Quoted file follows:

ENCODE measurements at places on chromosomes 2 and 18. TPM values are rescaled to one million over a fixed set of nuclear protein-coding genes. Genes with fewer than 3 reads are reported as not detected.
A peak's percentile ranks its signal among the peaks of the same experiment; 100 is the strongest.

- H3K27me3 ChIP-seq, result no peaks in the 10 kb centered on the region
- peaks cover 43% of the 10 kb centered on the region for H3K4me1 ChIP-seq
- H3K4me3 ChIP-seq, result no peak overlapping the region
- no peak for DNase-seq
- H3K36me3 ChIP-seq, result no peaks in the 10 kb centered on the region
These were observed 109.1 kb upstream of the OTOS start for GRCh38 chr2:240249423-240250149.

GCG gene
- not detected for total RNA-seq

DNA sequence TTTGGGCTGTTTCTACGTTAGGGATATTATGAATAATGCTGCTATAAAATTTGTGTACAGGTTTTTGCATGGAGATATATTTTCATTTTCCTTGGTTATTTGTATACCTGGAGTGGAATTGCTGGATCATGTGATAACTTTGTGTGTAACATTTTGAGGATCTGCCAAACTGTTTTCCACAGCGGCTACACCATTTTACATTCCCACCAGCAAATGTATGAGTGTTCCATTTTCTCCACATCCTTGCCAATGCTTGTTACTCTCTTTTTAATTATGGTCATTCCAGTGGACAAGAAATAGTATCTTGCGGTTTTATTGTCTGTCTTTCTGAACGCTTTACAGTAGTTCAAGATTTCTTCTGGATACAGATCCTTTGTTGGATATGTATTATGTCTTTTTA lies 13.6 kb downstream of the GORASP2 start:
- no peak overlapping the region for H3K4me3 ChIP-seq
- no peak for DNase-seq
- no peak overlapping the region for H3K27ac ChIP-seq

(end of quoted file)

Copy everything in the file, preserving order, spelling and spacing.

ENCODE measurements at places on chromosomes 2 and 18. TPM values are rescaled to one million over a fixed set of nuclear protein-coding genes. Genes with fewer than 3 reads are reported as not detected.
A peak's percentile ranks its signal among the peaks of the same experiment; 100 is the strongest.

- H3K27me3 ChIP-seq, result no peaks in the 10 kb centered on the region
- peaks cover 43% of the 10 kb centered on the region for H3K4me1 ChIP-seq
- H3K4me3 ChIP-seq, result no peak overlapping the region
- no peak for DNase-seq
- H3K36me3 ChIP-seq, result no peaks in the 10 kb centered on the region
These were observed 109.1 kb upstream of the OTOS start for GRCh38 chr2:240249423-240250149.

GCG gene
- not detected for total RNA-seq

DNA sequence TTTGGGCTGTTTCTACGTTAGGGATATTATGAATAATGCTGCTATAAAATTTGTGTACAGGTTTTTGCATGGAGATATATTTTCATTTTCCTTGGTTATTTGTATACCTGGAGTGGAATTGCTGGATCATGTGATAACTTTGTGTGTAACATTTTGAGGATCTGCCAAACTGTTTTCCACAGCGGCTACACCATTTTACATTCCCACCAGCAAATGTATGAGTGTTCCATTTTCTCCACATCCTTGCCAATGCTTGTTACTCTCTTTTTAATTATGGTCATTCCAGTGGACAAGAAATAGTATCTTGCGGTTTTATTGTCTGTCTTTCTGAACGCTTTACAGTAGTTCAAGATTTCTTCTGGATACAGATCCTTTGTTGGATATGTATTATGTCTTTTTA lies 13.6 kb downstream of the GORASP2 start:
- no peak overlapping the region for H3K4me3 ChIP-seq
- no peak for DNase-seq
- no peak overlapping the region for H3K27ac ChIP-seq